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- Small, friendly site 15 minutes' drive from the town of Pica
- Half an hour's drive from the Pampa de Tamarugal National Reserve
- Shaded outdoor cooking and leisure facilities
Ah, the outdoor life… camping out under the stars, cooking your meals on the barbecue, eating out in the fresh air… at Camping Los Algarrobos pretty much everything happens out in the great outdoors. You don’t really have to fear rainfall over here in the Atacama Desert, as it’s officially the planet’s driest non-polar desert.
Obviously it would something of an error to attempt to conduct your desert life in full sunshine, so accordingly the site owners have made sure there’s plenty of shade around, covering everything from cooking facilities to games areas.
There’s a sociable vibe throughout the site as guests gather to cook on the barbecues, eat at long wooden tables and then share in the fun of washing up. After you’ve eaten (or for a long siesta) the shaded lounge area is the place to be – relax on a comfy chair or challenge your fellow guests to a game of pool, table football or billiards.
The outdoor swimming pool provides another good place to cool off from the desert heat, and there’s a terrace around it with sun loungers where you can relax (in the sun or the shade) after your dip.
Alfresco life is great, but most guests tend to appreciate an indoor toilet, and so the bathrooms here have an indoor/outdoor mix of facilities that allows you to clean your teeth in the open air but have a little undercover privacy for toilets, showers and baby bath facilities.
The climate may be desert-like but you’re not stranded from civilisation here. 15 minutes away is the oasis town of Pica, where you can buy food in the supermarkets or eat out in a range of restaurants.
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Leisure on park
Bar or club house
Indoor swimming pool
Outdoor swimming pool
Amenities on park
Ice pack freezing
Parent & baby washroom
Pick-up from public transport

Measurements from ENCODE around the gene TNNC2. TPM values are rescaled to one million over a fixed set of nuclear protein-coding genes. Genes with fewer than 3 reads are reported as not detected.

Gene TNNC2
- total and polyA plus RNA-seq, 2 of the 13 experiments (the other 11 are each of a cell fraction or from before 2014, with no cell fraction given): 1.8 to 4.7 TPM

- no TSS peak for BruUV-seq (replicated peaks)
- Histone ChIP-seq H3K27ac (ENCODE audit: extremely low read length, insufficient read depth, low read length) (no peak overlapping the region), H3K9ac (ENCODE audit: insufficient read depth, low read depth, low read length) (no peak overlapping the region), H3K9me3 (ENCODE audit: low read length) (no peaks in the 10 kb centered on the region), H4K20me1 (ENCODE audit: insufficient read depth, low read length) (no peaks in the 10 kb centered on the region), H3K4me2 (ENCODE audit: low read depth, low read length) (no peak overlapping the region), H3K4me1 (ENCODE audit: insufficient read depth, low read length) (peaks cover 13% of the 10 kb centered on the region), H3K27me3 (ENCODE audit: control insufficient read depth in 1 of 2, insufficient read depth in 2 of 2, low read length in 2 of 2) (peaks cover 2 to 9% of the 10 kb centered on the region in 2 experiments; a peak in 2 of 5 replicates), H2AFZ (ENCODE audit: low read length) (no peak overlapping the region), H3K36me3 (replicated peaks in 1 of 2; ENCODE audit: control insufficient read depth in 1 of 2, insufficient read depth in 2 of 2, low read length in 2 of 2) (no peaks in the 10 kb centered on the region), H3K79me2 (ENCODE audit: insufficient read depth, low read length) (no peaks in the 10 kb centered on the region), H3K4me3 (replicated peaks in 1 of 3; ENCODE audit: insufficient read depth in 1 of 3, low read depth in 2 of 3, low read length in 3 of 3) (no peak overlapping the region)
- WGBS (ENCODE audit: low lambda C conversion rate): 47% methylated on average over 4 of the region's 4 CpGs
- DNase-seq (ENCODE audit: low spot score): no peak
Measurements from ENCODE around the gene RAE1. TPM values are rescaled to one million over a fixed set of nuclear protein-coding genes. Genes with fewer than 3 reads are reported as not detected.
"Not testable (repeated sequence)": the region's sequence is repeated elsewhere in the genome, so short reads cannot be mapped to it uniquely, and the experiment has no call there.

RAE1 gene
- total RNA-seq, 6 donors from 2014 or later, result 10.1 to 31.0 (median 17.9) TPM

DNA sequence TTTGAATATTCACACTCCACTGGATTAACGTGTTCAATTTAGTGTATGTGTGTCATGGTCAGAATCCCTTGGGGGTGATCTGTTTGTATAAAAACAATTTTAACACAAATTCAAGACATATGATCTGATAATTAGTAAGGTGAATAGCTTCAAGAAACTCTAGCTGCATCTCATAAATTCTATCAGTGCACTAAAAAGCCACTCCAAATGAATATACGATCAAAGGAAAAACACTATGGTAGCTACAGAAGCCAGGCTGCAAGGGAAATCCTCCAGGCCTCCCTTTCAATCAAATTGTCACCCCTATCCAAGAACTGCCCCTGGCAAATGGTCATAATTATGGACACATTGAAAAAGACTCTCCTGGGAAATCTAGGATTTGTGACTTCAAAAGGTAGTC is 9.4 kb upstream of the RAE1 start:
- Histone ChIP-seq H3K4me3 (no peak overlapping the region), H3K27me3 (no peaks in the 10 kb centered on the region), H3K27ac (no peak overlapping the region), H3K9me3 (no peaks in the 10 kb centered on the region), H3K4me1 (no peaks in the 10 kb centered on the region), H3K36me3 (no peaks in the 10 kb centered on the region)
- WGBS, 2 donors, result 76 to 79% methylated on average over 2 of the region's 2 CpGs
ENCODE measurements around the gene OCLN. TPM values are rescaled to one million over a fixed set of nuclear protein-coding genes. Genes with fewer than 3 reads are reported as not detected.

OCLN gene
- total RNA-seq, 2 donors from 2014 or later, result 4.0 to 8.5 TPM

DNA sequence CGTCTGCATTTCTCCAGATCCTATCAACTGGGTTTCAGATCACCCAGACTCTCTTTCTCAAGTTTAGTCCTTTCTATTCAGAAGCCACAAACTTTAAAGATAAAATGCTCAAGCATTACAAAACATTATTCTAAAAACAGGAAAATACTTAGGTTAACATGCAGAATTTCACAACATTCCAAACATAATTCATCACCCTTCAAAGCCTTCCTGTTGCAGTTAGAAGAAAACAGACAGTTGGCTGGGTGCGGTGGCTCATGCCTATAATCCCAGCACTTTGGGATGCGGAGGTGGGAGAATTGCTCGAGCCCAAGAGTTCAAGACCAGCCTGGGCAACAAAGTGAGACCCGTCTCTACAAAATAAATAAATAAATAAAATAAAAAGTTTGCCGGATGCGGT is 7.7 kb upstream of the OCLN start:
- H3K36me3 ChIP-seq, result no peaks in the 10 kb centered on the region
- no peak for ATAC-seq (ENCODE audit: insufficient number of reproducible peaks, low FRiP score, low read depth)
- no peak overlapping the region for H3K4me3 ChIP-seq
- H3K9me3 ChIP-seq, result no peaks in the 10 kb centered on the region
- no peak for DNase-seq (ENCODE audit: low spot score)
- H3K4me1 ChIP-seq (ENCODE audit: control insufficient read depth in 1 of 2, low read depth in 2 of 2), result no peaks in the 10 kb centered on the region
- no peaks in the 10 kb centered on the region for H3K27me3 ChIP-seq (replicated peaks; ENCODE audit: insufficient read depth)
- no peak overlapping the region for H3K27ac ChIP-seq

Propane/gas cylinders available
Touring and motorhomes
Tourer storage facilities
Barbecue grills allowed
Commercial vehicles allowed
Dogs allowed all year
Single-sex groups welcome
Student groups welcome
Convenience store nearby
Nearby farmers' market
Public transportation nearby
Tiny (1-10 sites)
A good place to start your exploration of this desert landscape is at the Pampa de Tamarugal National Reserve, half an hour away, where you can see the stark difference between the dry desert and the artifically planted forests. Look out for the Precolumbian geoglyphs around the park – there are 350 of them in total, depicting men, animals and abstract figures.
Pica, 15 minutes’ drive away, is famed for its natural hot springs, where you can have a mud treatment before wallowing in the waters, which reach around 30ºC. If you’ve brought kids with you, leave time to look around the huge statues at the Dinosaur Valley exhibit as well.
Half an hour from the site is the Humberstone and Santa Laura Saltpeter Works, an atmospheric ‘ghost town’ that was previously one of the region’s largest mining settlements. The place was abandoned in 1960 and left to rack and ruin but has since been declared a national monument and a UNESCO World Heritage Site. It’s an eerie but memorable experience to walk around the abandoned workers’ quarters, railway and other buildings such as the swimming pool and theatre.
Perhaps surprisingly for the driest place on earth, you can easily escape to the seaside with an hour or so’s drive. Head to the beaches of Iquique for a swim or take a boat trip out from the harbour to see if you can spot sealions, penguins, pelicans and maybe a pod of dolphins if you’re lucky.